Tim Leeds Havre Daily News email@example.com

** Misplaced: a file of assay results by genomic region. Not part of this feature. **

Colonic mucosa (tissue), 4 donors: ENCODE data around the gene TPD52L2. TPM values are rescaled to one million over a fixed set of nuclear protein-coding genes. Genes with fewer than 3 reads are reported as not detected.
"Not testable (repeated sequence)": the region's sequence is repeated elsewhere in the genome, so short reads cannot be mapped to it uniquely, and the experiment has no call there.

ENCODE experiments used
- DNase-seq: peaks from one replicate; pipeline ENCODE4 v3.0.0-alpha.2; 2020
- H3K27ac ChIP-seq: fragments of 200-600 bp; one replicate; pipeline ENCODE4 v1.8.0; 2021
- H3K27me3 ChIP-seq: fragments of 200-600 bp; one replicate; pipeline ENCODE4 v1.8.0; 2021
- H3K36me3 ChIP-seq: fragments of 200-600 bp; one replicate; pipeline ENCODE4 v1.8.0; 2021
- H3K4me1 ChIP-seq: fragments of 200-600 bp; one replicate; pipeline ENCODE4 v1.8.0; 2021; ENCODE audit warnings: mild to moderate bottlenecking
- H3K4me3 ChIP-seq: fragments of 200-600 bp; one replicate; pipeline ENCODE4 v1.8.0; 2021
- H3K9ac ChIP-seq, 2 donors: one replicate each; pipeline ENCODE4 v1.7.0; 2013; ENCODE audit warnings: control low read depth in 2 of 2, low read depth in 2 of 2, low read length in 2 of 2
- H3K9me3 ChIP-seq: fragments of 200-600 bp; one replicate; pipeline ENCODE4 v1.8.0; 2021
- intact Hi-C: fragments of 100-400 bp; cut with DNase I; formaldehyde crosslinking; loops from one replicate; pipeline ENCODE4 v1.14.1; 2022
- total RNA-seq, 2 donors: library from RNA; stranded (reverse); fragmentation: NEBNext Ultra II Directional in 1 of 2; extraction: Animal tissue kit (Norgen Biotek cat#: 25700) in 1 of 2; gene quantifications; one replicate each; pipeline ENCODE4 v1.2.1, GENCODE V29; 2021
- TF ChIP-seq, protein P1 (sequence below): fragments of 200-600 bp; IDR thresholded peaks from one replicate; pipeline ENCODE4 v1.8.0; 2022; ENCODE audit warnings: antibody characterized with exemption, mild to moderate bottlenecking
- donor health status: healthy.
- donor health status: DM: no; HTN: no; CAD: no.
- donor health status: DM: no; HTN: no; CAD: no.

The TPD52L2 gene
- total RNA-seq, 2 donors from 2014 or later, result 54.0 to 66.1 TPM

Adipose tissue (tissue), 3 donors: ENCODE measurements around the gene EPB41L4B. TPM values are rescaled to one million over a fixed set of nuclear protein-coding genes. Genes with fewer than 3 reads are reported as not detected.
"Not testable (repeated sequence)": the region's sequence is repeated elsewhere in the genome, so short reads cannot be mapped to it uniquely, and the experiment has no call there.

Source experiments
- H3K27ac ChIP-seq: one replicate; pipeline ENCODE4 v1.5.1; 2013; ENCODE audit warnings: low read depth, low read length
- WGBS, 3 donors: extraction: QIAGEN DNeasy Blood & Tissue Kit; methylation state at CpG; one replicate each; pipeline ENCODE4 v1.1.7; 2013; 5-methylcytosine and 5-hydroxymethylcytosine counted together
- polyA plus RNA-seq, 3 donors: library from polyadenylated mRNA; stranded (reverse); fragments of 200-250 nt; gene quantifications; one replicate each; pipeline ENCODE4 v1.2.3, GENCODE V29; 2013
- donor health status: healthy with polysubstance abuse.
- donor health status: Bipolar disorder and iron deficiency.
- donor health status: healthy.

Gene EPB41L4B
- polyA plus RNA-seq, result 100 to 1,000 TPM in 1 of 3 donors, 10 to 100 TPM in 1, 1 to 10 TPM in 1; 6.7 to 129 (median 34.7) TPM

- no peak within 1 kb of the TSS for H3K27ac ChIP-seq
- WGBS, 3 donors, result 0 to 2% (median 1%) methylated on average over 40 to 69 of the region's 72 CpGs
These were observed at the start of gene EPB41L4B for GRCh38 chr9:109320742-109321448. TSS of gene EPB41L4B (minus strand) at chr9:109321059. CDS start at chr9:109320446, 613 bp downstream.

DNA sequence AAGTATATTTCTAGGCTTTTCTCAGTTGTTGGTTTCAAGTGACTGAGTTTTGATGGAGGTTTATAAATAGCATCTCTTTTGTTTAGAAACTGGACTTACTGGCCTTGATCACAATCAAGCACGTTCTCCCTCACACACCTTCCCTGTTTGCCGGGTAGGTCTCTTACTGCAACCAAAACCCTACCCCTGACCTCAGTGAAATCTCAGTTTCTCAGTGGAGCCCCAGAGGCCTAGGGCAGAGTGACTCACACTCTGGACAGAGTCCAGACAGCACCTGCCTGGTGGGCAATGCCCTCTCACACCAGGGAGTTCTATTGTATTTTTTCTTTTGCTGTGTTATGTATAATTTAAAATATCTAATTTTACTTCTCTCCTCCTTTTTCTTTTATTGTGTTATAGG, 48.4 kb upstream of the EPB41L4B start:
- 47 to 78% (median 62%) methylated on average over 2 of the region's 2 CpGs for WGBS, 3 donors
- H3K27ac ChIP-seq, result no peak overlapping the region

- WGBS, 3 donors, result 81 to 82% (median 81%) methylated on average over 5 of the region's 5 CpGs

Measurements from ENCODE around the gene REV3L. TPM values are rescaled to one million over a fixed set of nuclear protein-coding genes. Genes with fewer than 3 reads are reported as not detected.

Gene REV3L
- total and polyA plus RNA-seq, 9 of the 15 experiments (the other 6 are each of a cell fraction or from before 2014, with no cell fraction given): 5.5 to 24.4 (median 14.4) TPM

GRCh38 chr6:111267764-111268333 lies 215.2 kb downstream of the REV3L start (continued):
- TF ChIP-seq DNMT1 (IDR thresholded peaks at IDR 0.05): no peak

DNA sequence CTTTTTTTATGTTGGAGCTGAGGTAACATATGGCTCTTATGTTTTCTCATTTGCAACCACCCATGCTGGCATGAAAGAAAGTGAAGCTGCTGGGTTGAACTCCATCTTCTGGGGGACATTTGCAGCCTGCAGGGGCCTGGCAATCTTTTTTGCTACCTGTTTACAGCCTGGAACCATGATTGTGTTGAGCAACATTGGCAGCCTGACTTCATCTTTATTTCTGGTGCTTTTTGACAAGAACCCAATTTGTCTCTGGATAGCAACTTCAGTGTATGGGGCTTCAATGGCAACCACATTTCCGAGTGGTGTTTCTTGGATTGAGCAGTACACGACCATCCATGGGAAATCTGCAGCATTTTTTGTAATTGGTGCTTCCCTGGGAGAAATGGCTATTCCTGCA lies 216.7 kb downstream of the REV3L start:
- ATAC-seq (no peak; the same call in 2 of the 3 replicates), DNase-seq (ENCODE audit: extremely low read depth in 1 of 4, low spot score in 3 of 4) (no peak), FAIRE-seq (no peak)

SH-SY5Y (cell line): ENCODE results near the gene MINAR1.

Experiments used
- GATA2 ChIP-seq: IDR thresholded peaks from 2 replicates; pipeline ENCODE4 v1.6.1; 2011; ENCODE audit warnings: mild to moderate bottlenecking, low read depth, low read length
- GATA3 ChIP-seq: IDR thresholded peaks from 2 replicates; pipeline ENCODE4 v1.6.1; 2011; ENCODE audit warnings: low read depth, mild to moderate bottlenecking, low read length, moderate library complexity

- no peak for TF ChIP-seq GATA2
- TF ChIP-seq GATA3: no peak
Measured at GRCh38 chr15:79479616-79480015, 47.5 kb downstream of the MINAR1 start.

The murder trial of Anthony St. Dennis of Missoula, 19, began in earnest in Havre Tuesday with opening arguments and the prosecution beginning to call its witnesses. St. Dennis is accused of killing Forrest Clayton Salcido, a homeless man in Missoula, in a brutal beating near the California Street Foot Bridge in Missoula on Dec. 5, 2007. Salcido died after receiving extensive injuries while being hit, kicked and stomped on in the face and neck. Dusty Strahan of Missoula, who is also charged in Salcido’s death, is expected to testify in St. Dennis’ trial. Strahan faces trial, also on a charge of deliberate homicide or accountability for homicide, in Great Falls in March. District Judge John Larson of Missoula has moved the St. Dennis trial twice, first to Great Falls and then to Havre. In their opening arguments, the prosecution and defense painted similar pictures with different results. Missoula County Attorney Fred Van Valkenburg described what was found In the initial and following investigation after the body of Salcido was found near the foot bridge at about 7:30 a.m. on Dec. 6, 2007, including a recorded phone call from the Missoula County Detention Center made on Dec. 6, 2007, in which St. Dennis admits he killed someone the night before. “I can’t imagine that anybody would really have a doubt, after hearing that, that Anthony St. Dennis is not guilty of the offense of deliberate homicide,” Van Valkenburg said at the end of his opening argument. Defense attorney Paulette Ferguson talked about a different result. While she said the defense is not denying that St. Dennis and Strahan met Salcido that night or even that there was a confrontation, it did not result in Salcido’s death, she said. The time of his death is not known, and who might have crossed the bridge and encountered Salcido after the young men did is not known. She said the medical examiner did not rule out that he had died of hypothermia from being outside on a cold night in Missoula. “We don’t know,” Ferguson said. The prosecution called numerous witnesses, including several via Vision Net from Missoula. Witness Garth Reibe of Missoula took the stand describing the discovery of the body while crossing the bridge on his way to work. Missoula Police Officers Mike Hebert and Bob Campbell and paramedic Kim Meyers testified about what they found when they arrived at the crime scene. Tim Salcido, who identified the body of his brother, Forrest Salcido, and Forrest’s cousin Tina Zawada, who saw him the night of his death and gave him a ride with her husband to a convenience store near the foot bridge, both became emotional during their testimony. Both described a man who, although he had family and friends in Missoula, chose to live on the streets, moving from area to area and making enough money to go drinking. Tim Salcido choked up while confirming that a prosecution exhibit was the photograph of his badly beaten brother he was shown while identifying his brother. Zawada, who described encountering Forrest Salcido several times on Dec. 5, 2007, before giving him a ride to the Kum & Go just north of the California Street Foot Bridge, broke into tears several times before her testimony was over. During his opening arguments, Van Valkenburg talked about the discovery of Salcido’s body then the arrival of police officers and the medical crew who confirmed the victim was dead at the scene. He also described the call to the police by the mother of Dusty Strahan, who had been told the night before her son and St. Dennis had fought a man at the bridge after pulling him off of a woman he was raping. Strahan was afraid St. Dennis would “settle the score” with him if he told anyone about their beating the man leaving him there, so asked his mother not to call the police, Van Valkenburg said. Van Valkenburg said Strahan’s mother at first hoped it had been a minor incident with no major repercussions, but when she heard the next day a man had been found dead she called the police. Strahan’s mother, and Strahan himself at first, stayed with that story when at the police stations, Van Valkenburg said. But once the investigating officers told Strahan there had been no reported assaults or rape attempts, he admitted he had made that story up, Van Valkenburg said. “Dustin Strahan folded like a deck of cards at that point,” he said. Strahan told the officers that he and St. Dennis had been sitting near the bridge when they saw an apparently homeless man walking by, and St. Dennis started harassing him, Van Valkenburg said. The harassment soon escalated and St. Dennis was fighting the man, with Strahan stepping in to help him when the man began to get the upper hand. After the man was knocked to the ground, he managed to get back up and start running, St. Dennis followed and caught him, knocking him to the ground again and kicking and stomping on him, Van Valkenburg said Strahan told the officers. Officers eventually found St. Dennis, hiding in a closet in his grandmother’s house in Missoula where he stayed, Van Valkenburg said. Officers searched the residence with St. Dennis’ and his grandmother’s consent, and seized tennis shoes and a sweatshirt that appeared to have dried blood on them, as well as some other items of apparel, Van Valkenburg said. St. Dennis was booked into the detention center and placed in a holding cell after he declined to be interviewed without an attorney present, Van Valkenburg said. It was at that point that St. Dennis called a friend, using a phone marked with a phone call declaring that the message would be recorded and might be monitored, Van Valkenburg said. During that conversation, St. Dennis bragged about killing the homeless man, Van Valkenburg said. “He really thought he had done something terrific ,” Van Valkenburg said. “I will play that call for you.” Ferguson said it was a different situation. Two young men St. Dennis was still a student at Hellgate High School in Missoula at the time had an altercation with a homeless man who had been drinking, but St. Dennis did not kill him, she said. In a conversation with Strahan the next day, St. Dennis told him there was no way they could have killed the man, Ferguson said. “Don’t be dumb.’” she said St. Dennis told Strahan over the phone when St. Dennis said they might have killed the man. Strahan’s testimony about the incident will be highly questionable, Ferguson added. “He does have reasons to embellish his story,” she said. Ferguson also dismissed the telephone call made from the detention center. St. Dennis was a terrified, confused 18-yearold, facing going into a jail with people he was afraid of, she said. He was just being macho, trying to build himself up, Ferguson said. “We’re talking about an 18-year-old high school kid who is scared to death,” Ferguson said. The trial continues today and is expected to last five to seven days.